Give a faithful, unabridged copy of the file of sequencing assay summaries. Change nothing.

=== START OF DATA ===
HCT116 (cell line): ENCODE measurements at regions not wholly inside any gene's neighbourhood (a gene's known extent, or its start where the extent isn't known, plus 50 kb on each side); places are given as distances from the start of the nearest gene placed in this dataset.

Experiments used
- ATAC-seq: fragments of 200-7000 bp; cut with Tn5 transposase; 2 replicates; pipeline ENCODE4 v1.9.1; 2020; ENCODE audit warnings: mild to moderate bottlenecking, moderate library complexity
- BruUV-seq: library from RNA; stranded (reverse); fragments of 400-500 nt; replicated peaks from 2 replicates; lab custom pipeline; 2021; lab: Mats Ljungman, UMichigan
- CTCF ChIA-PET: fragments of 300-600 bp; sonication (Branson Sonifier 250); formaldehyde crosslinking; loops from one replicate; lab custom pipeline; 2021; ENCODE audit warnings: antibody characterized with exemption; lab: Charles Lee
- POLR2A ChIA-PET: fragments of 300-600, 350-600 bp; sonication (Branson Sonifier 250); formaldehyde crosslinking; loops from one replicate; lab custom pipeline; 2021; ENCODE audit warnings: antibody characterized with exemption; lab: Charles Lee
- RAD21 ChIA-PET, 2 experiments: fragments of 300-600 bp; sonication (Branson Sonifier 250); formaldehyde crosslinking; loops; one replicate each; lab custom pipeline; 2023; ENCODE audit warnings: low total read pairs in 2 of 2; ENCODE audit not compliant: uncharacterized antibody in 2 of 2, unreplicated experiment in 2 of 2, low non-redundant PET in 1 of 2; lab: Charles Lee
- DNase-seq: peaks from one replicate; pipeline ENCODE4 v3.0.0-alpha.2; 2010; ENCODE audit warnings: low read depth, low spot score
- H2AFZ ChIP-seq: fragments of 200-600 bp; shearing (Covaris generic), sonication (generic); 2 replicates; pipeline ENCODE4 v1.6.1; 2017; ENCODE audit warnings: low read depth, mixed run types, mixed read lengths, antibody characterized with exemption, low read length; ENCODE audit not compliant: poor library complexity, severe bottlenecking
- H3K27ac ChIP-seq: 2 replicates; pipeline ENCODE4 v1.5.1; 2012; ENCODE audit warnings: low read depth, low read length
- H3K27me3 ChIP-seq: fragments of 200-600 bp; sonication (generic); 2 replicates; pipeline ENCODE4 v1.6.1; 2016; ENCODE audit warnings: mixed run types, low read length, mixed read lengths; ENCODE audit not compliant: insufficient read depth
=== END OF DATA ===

HCT116 (cell line): ENCODE measurements at regions not wholly inside any gene's neighbourhood (a gene's known extent, or its start where the extent isn't known, plus 50 kb on each side); places are given as distances from the start of the nearest gene placed in this dataset.

Experiments used
- ATAC-seq: fragments of 200-7000 bp; cut with Tn5 transposase; 2 replicates; pipeline ENCODE4 v1.9.1; 2020; ENCODE audit warnings: mild to moderate bottlenecking, moderate library complexity
- BruUV-seq: library from RNA; stranded (reverse); fragments of 400-500 nt; replicated peaks from 2 replicates; lab custom pipeline; 2021; lab: Mats Ljungman, UMichigan
- CTCF ChIA-PET: fragments of 300-600 bp; sonication (Branson Sonifier 250); formaldehyde crosslinking; loops from one replicate; lab custom pipeline; 2021; ENCODE audit warnings: antibody characterized with exemption; lab: Charles Lee
- POLR2A ChIA-PET: fragments of 300-600, 350-600 bp; sonication (Branson Sonifier 250); formaldehyde crosslinking; loops from one replicate; lab custom pipeline; 2021; ENCODE audit warnings: antibody characterized with exemption; lab: Charles Lee
- RAD21 ChIA-PET, 2 experiments: fragments of 300-600 bp; sonication (Branson Sonifier 250); formaldehyde crosslinking; loops; one replicate each; lab custom pipeline; 2023; ENCODE audit warnings: low total read pairs in 2 of 2; ENCODE audit not compliant: uncharacterized antibody in 2 of 2, unreplicated experiment in 2 of 2, low non-redundant PET in 1 of 2; lab: Charles Lee
- DNase-seq: peaks from one replicate; pipeline ENCODE4 v3.0.0-alpha.2; 2010; ENCODE audit warnings: low read depth, low spot score
- H2AFZ ChIP-seq: fragments of 200-600 bp; shearing (Covaris generic), sonication (generic); 2 replicates; pipeline ENCODE4 v1.6.1; 2017; ENCODE audit warnings: low read depth, mixed run types, mixed read lengths, antibody characterized with exemption, low read length; ENCODE audit not compliant: poor library complexity, severe bottlenecking
- H3K27ac ChIP-seq: 2 replicates; pipeline ENCODE4 v1.5.1; 2012; ENCODE audit warnings: low read depth, low read length
- H3K27me3 ChIP-seq: fragments of 200-600 bp; sonication (generic); 2 replicates; pipeline ENCODE4 v1.6.1; 2016; ENCODE audit warnings: mixed run types, low read length, mixed read lengths; ENCODE audit not compliant: insufficient read depth